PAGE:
Things I love about practicing yoga at home:
- I don’t have to arrange my day around a yoga studio’s schedule
- I don’t have to pay for it
- I don’t have to spend half an hour on the road (plus $4 in gas) getting there and back
- No vaguely New Age music
- I can wear shorts and my most comfortable, least supportive tops and no 20-year-old will glance at me and possibly wonder (a) if her skin’s going to get all crinkly like that when she gets old, or (b) why don’t I cover that shit up
- Nobody to get arrogant about their space or feel entitled to “accidentally” thwack me if they feel like my mat’s invading their territory
- I don’t have to pray to become invisible during backbends so that the teacher doesn’t come over and help me, when really all I want is to be able to struggle through, no matter how ugly what I’m doing may look
Things I don’t like about practicing at home:
- I can’t put down my mat next to advanced students and use them for motivation
- Yes, well, sometimes it’s nice to have a little help with backbends
- Those 20-year-olds are a good reminder that it’s totally appropriate for me not to be as flexible as someone half my age
- Hippie music camouflages the unhappy noises my body makes sometimes
- My home practice space is small and I often accidentally knock into chairs, bookshelves, stray shoes, or other detritus that has nowhere else to go
- Then of course Peewee cries and harrumphs outside the door until I open it and let him in
- And then he wants to lie on my mat and make it impossible to do anything
Speaking of Peewee, it’s his birthday today. He’s four in Earth years, but if you give him five human years for his first two, and seven human years for everything after that, he’s actually 24. Like many people that age, he’s into high-risk activities:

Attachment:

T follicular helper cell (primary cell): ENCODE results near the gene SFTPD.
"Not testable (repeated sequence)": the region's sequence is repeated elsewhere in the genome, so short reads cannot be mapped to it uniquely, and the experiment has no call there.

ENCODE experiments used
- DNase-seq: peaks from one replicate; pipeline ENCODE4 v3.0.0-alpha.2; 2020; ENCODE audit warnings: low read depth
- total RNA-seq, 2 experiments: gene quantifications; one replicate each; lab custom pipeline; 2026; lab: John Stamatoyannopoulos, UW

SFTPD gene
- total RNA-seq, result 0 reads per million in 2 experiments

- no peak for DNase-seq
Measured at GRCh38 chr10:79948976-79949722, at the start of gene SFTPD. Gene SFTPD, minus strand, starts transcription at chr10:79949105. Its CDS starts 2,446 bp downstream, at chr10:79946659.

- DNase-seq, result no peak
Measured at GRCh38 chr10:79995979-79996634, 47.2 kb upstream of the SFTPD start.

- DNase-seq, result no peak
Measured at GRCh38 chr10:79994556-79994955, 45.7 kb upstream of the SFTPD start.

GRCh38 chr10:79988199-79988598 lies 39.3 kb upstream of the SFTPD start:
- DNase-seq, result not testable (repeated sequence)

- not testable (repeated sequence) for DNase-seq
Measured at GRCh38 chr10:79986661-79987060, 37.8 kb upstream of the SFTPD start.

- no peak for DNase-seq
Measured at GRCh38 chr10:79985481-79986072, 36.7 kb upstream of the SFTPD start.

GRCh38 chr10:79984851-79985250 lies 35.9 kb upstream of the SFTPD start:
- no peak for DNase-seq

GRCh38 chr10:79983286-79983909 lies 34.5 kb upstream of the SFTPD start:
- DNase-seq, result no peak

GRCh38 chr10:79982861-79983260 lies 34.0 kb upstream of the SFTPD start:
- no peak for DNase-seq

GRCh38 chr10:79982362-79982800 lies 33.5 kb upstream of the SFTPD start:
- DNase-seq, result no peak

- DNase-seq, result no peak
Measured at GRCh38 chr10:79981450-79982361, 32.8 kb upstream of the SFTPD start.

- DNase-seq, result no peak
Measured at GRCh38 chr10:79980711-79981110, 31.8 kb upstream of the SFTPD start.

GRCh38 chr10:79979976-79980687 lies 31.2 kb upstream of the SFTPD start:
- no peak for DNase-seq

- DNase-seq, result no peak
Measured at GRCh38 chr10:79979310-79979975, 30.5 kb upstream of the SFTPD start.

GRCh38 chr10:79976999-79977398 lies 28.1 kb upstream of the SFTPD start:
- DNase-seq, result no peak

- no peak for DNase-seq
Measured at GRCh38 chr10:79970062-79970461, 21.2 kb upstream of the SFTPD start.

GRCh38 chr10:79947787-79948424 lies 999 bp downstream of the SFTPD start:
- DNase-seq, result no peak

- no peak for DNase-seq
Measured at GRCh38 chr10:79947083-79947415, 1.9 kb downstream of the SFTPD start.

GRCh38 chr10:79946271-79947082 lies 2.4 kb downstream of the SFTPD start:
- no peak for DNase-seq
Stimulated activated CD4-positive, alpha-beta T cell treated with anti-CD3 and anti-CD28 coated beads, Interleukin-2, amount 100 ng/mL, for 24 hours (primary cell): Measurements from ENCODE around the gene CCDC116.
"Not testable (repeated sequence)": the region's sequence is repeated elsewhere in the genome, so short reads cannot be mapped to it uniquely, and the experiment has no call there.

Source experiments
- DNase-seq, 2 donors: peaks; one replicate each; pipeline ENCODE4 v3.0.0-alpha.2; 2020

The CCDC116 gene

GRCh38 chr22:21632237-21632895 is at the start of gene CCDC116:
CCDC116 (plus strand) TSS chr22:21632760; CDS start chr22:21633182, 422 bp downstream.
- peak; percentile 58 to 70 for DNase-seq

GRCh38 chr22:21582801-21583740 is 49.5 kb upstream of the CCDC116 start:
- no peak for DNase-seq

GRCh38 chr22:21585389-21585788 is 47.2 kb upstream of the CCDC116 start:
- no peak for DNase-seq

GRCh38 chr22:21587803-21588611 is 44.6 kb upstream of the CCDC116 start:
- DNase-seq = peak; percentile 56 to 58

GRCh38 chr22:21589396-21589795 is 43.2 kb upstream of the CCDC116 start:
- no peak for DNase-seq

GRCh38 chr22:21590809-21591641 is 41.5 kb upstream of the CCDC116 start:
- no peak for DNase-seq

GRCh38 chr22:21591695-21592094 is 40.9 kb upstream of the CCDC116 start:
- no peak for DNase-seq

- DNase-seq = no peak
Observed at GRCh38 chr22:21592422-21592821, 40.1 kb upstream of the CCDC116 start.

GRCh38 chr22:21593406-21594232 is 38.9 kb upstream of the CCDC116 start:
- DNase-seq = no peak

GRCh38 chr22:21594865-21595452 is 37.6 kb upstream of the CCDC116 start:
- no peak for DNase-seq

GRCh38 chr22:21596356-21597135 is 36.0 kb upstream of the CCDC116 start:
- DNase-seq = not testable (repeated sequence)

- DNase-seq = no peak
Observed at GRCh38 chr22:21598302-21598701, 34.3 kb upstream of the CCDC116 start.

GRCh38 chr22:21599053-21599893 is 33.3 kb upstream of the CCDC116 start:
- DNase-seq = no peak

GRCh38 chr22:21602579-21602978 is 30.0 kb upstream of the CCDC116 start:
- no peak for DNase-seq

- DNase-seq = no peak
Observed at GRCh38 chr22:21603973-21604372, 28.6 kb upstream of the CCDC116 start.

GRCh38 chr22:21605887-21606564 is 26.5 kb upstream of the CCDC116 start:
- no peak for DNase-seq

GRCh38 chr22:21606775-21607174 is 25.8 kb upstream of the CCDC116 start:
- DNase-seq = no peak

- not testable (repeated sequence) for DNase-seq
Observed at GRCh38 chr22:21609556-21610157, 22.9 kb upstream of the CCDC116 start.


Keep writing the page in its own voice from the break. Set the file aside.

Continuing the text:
Unlike many people that age, he naps five to six times a day and eats out of a bowl on the floor. Happy birthday, Peewee! We will continue to enjoy having you around for as many years as your genetic programming allows for, and we will try not to think about how much longer that will actually be.
This morning during all of our separate trips outside, each of us noticed the dirty twin-sized mattress leaning up against the wall next to the garbage enclosure. And then we had to talk about it.
Me: “Is it so hard to stick that in the dumpster? Assuming you’re strong enough to haul it all the way out to within a foot of the dumpster, can you not go the extra mile and push it up into the trash? Absolutely no one is going to recycle that, it’s disgusting.”
Jack: “Jackson said* maybe a hobo could use it.”
Me: “You think? Hobos need to stay mobile.”
Jack: “Maybe an immobile hobo.”
“The Immobile Hobos” is either your new band name or a class of Coach bags that weigh 500 pounds.
* Jack has to take Jackson to school for an entire week as payback for missing the MANDATORY PARENTS NIGHT last week, which I went to, and which resulted in me volunteering to help with something like six different events this school year. I did it to make up for the last two years of book-related absence on my part. Do you want me to participate in something? Try guilt! It works like a charm.